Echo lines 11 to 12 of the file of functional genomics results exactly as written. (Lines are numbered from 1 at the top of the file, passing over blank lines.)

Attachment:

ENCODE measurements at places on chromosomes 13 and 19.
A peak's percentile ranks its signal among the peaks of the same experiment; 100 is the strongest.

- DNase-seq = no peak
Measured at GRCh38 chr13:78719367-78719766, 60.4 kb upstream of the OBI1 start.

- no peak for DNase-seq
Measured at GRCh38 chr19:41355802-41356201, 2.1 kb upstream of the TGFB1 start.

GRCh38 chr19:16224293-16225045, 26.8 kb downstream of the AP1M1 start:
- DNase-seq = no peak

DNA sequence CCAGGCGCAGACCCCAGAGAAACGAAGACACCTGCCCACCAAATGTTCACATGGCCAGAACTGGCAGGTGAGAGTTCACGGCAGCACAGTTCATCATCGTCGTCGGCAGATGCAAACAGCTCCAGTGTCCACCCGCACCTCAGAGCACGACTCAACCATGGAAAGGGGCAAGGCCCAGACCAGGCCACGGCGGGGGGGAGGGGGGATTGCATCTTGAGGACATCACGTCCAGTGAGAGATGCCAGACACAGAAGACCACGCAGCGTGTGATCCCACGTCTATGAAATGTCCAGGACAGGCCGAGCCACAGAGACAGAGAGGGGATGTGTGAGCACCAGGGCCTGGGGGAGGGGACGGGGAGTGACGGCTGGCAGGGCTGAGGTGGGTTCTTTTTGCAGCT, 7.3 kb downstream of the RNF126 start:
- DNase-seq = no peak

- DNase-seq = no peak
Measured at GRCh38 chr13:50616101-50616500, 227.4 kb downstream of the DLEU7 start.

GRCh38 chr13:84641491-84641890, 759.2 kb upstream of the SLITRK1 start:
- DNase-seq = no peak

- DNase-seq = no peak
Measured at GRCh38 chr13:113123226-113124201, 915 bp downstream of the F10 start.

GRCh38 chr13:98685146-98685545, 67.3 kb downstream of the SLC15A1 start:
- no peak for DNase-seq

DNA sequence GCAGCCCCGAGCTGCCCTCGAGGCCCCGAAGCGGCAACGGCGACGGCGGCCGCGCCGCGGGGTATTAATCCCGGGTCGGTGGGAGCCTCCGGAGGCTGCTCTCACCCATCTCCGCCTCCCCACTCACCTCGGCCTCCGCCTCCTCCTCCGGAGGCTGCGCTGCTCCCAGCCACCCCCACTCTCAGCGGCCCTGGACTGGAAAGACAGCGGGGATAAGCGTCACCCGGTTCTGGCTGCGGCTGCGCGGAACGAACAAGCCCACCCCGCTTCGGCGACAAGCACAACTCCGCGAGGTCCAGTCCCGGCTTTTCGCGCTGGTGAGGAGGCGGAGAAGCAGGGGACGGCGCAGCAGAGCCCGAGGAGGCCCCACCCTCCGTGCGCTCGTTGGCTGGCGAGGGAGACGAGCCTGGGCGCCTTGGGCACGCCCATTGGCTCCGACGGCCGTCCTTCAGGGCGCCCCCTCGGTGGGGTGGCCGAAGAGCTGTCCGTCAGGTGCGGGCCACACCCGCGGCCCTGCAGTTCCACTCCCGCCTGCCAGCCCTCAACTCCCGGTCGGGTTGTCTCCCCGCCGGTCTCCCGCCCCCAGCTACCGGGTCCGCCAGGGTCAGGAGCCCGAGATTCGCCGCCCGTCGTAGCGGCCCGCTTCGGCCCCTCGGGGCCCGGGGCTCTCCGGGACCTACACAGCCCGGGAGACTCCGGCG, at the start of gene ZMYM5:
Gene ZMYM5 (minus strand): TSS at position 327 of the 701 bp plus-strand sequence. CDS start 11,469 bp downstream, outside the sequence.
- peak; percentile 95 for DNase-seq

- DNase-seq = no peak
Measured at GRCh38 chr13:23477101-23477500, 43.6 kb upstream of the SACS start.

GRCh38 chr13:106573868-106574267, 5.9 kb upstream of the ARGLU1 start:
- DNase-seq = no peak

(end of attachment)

- DNase-seq = no peak
Measured at GRCh38 chr13:50616101-50616500, 227.4 kb downstream of the DLEU7 start.